Advertisers are increasingly turning to fingerprinting techniques to track users across the web. As web browsing activity shifts to mobile platforms, traditional browser fingerprinting techniques become less effective; however, device fingerprinting using built-in sensors offers a new avenue for attack. We study the feasibility of using motion sensors to perform device fingerprinting at scale, and explore countermeasures that can be used to protect privacy.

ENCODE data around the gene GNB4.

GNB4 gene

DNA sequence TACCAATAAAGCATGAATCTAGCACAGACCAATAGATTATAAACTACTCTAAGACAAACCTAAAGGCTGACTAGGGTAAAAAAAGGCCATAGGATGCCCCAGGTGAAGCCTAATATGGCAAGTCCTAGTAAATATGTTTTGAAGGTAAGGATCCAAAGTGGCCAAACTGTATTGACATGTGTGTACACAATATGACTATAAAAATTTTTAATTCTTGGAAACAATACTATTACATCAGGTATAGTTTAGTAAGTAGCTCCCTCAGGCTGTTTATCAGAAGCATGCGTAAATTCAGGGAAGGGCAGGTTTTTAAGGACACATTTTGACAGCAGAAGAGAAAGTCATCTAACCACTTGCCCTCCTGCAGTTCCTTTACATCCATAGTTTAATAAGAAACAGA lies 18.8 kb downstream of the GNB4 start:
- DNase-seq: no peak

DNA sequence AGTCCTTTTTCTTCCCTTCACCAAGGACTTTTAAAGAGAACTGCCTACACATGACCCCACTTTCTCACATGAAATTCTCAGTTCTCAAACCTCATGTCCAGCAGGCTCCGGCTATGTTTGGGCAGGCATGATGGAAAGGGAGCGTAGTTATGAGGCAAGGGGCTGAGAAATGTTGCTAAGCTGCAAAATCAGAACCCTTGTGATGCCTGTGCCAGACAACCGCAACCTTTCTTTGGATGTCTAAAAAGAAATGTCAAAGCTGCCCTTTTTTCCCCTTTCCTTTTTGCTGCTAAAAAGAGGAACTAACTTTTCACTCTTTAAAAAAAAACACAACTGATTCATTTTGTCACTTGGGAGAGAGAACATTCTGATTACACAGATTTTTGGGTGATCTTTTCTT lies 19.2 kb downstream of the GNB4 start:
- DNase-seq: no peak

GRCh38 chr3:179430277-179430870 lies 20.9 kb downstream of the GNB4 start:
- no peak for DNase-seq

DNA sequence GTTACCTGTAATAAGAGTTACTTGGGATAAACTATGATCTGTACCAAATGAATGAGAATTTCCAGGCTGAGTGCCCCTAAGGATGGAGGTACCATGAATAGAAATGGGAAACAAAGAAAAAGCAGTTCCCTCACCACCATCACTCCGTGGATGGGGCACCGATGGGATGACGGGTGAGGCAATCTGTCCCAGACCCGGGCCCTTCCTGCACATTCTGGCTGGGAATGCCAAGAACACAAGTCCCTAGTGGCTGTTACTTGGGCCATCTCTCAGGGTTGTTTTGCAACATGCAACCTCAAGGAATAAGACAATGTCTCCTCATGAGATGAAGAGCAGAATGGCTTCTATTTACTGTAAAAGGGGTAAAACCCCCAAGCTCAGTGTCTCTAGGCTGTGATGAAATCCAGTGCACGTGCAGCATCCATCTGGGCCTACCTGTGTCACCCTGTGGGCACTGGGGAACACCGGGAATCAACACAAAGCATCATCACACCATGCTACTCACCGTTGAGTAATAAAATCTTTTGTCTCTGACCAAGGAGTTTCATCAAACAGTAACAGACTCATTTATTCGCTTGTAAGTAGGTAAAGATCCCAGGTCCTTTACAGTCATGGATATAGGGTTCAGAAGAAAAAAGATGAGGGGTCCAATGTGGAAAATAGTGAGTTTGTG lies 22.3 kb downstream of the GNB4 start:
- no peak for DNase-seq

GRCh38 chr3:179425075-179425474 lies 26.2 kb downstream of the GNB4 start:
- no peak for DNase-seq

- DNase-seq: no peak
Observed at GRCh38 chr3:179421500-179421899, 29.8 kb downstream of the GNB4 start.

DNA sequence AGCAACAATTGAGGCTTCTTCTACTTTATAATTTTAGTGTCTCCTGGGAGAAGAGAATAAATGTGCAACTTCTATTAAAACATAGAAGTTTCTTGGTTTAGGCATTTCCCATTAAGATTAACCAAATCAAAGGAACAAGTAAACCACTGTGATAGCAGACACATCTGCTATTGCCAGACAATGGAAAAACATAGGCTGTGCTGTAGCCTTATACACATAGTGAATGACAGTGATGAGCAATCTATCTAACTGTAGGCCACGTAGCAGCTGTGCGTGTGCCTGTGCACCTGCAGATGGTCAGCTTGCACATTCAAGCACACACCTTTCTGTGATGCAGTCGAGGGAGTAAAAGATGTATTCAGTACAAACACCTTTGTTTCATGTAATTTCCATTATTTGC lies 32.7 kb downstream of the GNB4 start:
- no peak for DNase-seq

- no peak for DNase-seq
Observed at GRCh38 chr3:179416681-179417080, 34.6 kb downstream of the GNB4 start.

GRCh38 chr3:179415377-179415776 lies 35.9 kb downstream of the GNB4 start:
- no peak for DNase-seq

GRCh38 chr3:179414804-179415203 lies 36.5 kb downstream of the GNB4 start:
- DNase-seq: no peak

We perform a large-scale user study to demonstrate that motion sensor fingerprinting is effective with 500 users. We also develop a model to estimate prediction accuracy for larger user populations; our model provides a conservative estimate of at least 12% classification accuracy with 100,000 users. We then investigate the use of motion sensors on the web and find, distressingly, that many sites send motion sensor data to servers for storage and analysis, paving the way to potential fingerprinting. Finally, we consider the problem of developing fingerprinting countermeasures; we evaluate a previously proposed obfuscation technique and a newly developed quantization technique via a user study. We find that both techniques are able to drastically reduce fingerprinting accuracy without significantly impacting the utility of the sensors in web applications.